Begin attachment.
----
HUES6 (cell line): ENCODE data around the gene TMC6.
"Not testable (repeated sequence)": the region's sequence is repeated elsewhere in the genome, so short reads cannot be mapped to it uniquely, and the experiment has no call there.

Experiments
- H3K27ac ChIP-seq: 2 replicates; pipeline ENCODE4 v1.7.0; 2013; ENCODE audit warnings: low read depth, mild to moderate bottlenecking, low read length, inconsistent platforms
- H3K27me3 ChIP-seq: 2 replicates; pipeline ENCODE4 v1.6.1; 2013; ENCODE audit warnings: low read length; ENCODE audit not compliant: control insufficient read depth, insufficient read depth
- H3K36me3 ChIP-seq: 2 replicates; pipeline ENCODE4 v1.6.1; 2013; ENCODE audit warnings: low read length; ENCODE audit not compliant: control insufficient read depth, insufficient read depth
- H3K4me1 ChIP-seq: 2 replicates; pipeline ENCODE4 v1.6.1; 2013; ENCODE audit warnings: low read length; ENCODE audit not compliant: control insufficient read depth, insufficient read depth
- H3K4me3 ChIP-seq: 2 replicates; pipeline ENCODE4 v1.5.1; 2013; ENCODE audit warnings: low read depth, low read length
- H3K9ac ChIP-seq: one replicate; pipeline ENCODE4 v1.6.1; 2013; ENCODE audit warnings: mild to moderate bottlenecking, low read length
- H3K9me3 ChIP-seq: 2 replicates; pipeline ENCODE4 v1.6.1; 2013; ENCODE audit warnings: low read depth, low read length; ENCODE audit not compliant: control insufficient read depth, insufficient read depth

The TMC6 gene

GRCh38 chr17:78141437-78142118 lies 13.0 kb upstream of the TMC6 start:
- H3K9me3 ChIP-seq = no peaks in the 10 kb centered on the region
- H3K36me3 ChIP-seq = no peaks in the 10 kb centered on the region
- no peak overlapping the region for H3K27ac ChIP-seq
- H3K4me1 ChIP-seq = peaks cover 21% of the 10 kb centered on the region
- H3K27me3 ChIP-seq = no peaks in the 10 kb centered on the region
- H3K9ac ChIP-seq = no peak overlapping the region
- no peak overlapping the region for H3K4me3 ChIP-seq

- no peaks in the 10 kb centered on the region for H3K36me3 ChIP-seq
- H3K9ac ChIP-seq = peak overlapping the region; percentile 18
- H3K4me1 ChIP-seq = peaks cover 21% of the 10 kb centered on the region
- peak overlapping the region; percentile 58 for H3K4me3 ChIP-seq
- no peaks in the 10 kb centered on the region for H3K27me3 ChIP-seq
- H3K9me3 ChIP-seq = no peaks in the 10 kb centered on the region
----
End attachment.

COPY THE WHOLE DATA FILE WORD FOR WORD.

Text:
HUES6 (cell line): ENCODE data around the gene TMC6.
"Not testable (repeated sequence)": the region's sequence is repeated elsewhere in the genome, so short reads cannot be mapped to it uniquely, and the experiment has no call there.

Experiments
- H3K27ac ChIP-seq: 2 replicates; pipeline ENCODE4 v1.7.0; 2013; ENCODE audit warnings: low read depth, mild to moderate bottlenecking, low read length, inconsistent platforms
- H3K27me3 ChIP-seq: 2 replicates; pipeline ENCODE4 v1.6.1; 2013; ENCODE audit warnings: low read length; ENCODE audit not compliant: control insufficient read depth, insufficient read depth
- H3K36me3 ChIP-seq: 2 replicates; pipeline ENCODE4 v1.6.1; 2013; ENCODE audit warnings: low read length; ENCODE audit not compliant: control insufficient read depth, insufficient read depth
- H3K4me1 ChIP-seq: 2 replicates; pipeline ENCODE4 v1.6.1; 2013; ENCODE audit warnings: low read length; ENCODE audit not compliant: control insufficient read depth, insufficient read depth
- H3K4me3 ChIP-seq: 2 replicates; pipeline ENCODE4 v1.5.1; 2013; ENCODE audit warnings: low read depth, low read length
- H3K9ac ChIP-seq: one replicate; pipeline ENCODE4 v1.6.1; 2013; ENCODE audit warnings: mild to moderate bottlenecking, low read length
- H3K9me3 ChIP-seq: 2 replicates; pipeline ENCODE4 v1.6.1; 2013; ENCODE audit warnings: low read depth, low read length; ENCODE audit not compliant: control insufficient read depth, insufficient read depth

The TMC6 gene

GRCh38 chr17:78141437-78142118 lies 13.0 kb upstream of the TMC6 start:
- H3K9me3 ChIP-seq = no peaks in the 10 kb centered on the region
- H3K36me3 ChIP-seq = no peaks in the 10 kb centered on the region
- no peak overlapping the region for H3K27ac ChIP-seq
- H3K4me1 ChIP-seq = peaks cover 21% of the 10 kb centered on the region
- H3K27me3 ChIP-seq = no peaks in the 10 kb centered on the region
- H3K9ac ChIP-seq = no peak overlapping the region
- no peak overlapping the region for H3K4me3 ChIP-seq

- no peaks in the 10 kb centered on the region for H3K36me3 ChIP-seq
- H3K9ac ChIP-seq = peak overlapping the region; percentile 18
- H3K4me1 ChIP-seq = peaks cover 21% of the 10 kb centered on the region
- peak overlapping the region; percentile 58 for H3K4me3 ChIP-seq
- no peaks in the 10 kb centered on the region for H3K27me3 ChIP-seq
- H3K9me3 ChIP-seq = no peaks in the 10 kb centered on the region